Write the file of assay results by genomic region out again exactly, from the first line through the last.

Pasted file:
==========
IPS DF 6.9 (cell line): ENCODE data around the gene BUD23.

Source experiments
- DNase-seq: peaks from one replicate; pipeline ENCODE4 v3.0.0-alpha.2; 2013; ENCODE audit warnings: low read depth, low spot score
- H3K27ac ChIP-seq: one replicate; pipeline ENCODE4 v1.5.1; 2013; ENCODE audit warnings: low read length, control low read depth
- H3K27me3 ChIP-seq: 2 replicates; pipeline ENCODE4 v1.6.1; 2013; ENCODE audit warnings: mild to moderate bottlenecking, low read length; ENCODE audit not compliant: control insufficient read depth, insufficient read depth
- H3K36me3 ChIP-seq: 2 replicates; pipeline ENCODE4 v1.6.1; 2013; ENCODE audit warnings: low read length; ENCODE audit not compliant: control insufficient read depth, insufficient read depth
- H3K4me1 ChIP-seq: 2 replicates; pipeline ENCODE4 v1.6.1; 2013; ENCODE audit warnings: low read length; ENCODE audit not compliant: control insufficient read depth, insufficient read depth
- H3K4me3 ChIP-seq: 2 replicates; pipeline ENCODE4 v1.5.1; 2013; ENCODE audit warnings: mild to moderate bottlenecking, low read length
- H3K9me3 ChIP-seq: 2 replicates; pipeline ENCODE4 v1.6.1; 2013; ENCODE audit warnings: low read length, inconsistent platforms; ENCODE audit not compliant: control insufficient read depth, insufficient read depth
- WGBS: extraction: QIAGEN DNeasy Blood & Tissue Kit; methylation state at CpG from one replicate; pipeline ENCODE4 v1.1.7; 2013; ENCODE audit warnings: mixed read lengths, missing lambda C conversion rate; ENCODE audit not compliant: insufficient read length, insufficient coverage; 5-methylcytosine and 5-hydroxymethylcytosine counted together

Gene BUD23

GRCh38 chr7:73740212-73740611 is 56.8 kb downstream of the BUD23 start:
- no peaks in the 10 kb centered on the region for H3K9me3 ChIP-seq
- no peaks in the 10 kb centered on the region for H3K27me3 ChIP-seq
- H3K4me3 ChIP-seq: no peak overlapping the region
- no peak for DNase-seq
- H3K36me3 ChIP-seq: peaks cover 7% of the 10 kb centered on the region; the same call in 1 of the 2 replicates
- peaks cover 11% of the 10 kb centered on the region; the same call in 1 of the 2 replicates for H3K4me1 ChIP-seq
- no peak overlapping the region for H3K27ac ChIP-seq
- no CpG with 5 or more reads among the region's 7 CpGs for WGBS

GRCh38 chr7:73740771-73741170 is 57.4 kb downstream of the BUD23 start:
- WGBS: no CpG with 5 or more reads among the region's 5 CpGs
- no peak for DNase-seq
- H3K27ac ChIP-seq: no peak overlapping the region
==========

IPS DF 6.9 (cell line): ENCODE data around the gene BUD23.

Source experiments
- DNase-seq: peaks from one replicate; pipeline ENCODE4 v3.0.0-alpha.2; 2013; ENCODE audit warnings: low read depth, low spot score
- H3K27ac ChIP-seq: one replicate; pipeline ENCODE4 v1.5.1; 2013; ENCODE audit warnings: low read length, control low read depth
- H3K27me3 ChIP-seq: 2 replicates; pipeline ENCODE4 v1.6.1; 2013; ENCODE audit warnings: mild to moderate bottlenecking, low read length; ENCODE audit not compliant: control insufficient read depth, insufficient read depth
- H3K36me3 ChIP-seq: 2 replicates; pipeline ENCODE4 v1.6.1; 2013; ENCODE audit warnings: low read length; ENCODE audit not compliant: control insufficient read depth, insufficient read depth
- H3K4me1 ChIP-seq: 2 replicates; pipeline ENCODE4 v1.6.1; 2013; ENCODE audit warnings: low read length; ENCODE audit not compliant: control insufficient read depth, insufficient read depth
- H3K4me3 ChIP-seq: 2 replicates; pipeline ENCODE4 v1.5.1; 2013; ENCODE audit warnings: mild to moderate bottlenecking, low read length
- H3K9me3 ChIP-seq: 2 replicates; pipeline ENCODE4 v1.6.1; 2013; ENCODE audit warnings: low read length, inconsistent platforms; ENCODE audit not compliant: control insufficient read depth, insufficient read depth
- WGBS: extraction: QIAGEN DNeasy Blood & Tissue Kit; methylation state at CpG from one replicate; pipeline ENCODE4 v1.1.7; 2013; ENCODE audit warnings: mixed read lengths, missing lambda C conversion rate; ENCODE audit not compliant: insufficient read length, insufficient coverage; 5-methylcytosine and 5-hydroxymethylcytosine counted together

Gene BUD23

GRCh38 chr7:73740212-73740611 is 56.8 kb downstream of the BUD23 start:
- no peaks in the 10 kb centered on the region for H3K9me3 ChIP-seq
- no peaks in the 10 kb centered on the region for H3K27me3 ChIP-seq
- H3K4me3 ChIP-seq: no peak overlapping the region
- no peak for DNase-seq
- H3K36me3 ChIP-seq: peaks cover 7% of the 10 kb centered on the region; the same call in 1 of the 2 replicates
- peaks cover 11% of the 10 kb centered on the region; the same call in 1 of the 2 replicates for H3K4me1 ChIP-seq
- no peak overlapping the region for H3K27ac ChIP-seq
- no CpG with 5 or more reads among the region's 7 CpGs for WGBS

GRCh38 chr7:73740771-73741170 is 57.4 kb downstream of the BUD23 start:
- WGBS: no CpG with 5 or more reads among the region's 5 CpGs
- no peak for DNase-seq
- H3K27ac ChIP-seq: no peak overlapping the region